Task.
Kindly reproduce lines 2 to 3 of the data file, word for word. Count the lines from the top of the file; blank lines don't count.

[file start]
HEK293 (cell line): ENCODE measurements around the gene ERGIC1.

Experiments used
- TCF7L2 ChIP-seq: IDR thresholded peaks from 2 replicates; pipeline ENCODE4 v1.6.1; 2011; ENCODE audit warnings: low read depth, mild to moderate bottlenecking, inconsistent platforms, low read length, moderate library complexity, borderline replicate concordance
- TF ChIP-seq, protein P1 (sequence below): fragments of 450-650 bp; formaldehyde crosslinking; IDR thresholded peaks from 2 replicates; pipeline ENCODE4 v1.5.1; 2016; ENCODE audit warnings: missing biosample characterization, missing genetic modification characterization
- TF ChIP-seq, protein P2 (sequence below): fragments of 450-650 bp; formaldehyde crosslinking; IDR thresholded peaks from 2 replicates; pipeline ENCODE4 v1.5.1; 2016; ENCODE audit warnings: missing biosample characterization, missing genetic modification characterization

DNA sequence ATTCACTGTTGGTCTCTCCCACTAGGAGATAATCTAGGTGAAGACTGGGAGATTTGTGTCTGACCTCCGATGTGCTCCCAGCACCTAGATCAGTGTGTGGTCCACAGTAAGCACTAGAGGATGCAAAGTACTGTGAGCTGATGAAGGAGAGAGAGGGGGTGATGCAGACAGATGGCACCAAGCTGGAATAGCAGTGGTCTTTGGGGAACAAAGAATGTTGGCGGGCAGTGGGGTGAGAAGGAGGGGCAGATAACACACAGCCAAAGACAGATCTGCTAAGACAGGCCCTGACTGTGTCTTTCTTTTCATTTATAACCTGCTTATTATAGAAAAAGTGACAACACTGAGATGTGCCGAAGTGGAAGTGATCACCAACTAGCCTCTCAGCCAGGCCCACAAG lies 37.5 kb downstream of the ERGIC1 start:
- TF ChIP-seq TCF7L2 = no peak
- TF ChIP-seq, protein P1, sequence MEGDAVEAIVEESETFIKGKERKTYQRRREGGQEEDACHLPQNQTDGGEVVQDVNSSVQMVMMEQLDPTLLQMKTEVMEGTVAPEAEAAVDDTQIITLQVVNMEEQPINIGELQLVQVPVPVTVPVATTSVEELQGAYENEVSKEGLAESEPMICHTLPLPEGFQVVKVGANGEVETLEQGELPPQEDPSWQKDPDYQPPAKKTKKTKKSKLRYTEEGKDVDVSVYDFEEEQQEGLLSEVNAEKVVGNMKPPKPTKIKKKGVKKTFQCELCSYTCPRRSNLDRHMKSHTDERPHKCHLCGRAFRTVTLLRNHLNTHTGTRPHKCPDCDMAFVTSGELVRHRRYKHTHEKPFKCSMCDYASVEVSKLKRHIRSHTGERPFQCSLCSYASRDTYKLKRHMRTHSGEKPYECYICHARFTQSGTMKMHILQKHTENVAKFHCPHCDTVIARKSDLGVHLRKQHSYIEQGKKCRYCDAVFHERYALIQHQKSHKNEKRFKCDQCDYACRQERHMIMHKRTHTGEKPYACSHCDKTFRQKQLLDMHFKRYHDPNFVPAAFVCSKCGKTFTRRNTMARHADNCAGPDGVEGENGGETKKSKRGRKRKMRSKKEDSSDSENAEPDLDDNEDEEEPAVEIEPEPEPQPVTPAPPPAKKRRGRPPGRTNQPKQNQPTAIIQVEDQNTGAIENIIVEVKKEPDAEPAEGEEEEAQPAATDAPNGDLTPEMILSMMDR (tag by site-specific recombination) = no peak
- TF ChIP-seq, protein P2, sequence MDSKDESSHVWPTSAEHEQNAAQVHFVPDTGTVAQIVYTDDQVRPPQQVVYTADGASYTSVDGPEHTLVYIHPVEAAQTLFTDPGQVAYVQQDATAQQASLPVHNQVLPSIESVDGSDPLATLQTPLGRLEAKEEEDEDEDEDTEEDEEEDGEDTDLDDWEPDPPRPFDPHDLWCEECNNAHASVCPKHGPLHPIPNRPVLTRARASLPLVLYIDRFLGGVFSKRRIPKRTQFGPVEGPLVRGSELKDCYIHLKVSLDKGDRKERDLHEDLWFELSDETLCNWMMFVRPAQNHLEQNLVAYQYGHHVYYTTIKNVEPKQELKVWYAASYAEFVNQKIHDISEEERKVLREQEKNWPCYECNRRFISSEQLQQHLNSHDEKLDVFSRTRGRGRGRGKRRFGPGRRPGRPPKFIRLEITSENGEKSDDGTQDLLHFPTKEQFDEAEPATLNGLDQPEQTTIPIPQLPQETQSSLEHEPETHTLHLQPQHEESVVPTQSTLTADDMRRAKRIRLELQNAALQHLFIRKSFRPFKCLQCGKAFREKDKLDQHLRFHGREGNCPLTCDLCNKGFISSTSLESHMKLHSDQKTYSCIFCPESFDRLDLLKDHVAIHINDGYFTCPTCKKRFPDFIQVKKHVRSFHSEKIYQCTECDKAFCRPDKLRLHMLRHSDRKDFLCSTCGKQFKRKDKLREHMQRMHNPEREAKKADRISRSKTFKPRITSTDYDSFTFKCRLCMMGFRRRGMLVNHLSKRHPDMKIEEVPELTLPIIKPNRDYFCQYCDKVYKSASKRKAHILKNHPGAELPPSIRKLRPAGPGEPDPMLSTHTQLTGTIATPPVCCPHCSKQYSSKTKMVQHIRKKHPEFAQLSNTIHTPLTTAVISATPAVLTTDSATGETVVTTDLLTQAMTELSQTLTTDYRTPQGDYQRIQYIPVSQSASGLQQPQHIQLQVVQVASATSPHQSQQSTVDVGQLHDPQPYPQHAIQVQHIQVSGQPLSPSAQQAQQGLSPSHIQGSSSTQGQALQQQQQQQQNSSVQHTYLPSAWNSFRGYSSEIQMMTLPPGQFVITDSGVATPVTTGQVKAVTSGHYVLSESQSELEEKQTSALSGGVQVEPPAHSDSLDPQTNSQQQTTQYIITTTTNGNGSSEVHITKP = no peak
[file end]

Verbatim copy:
Experiments used
- TCF7L2 ChIP-seq: IDR thresholded peaks from 2 replicates; pipeline ENCODE4 v1.6.1; 2011; ENCODE audit warnings: low read depth, mild to moderate bottlenecking, inconsistent platforms, low read length, moderate library complexity, borderline replicate concordance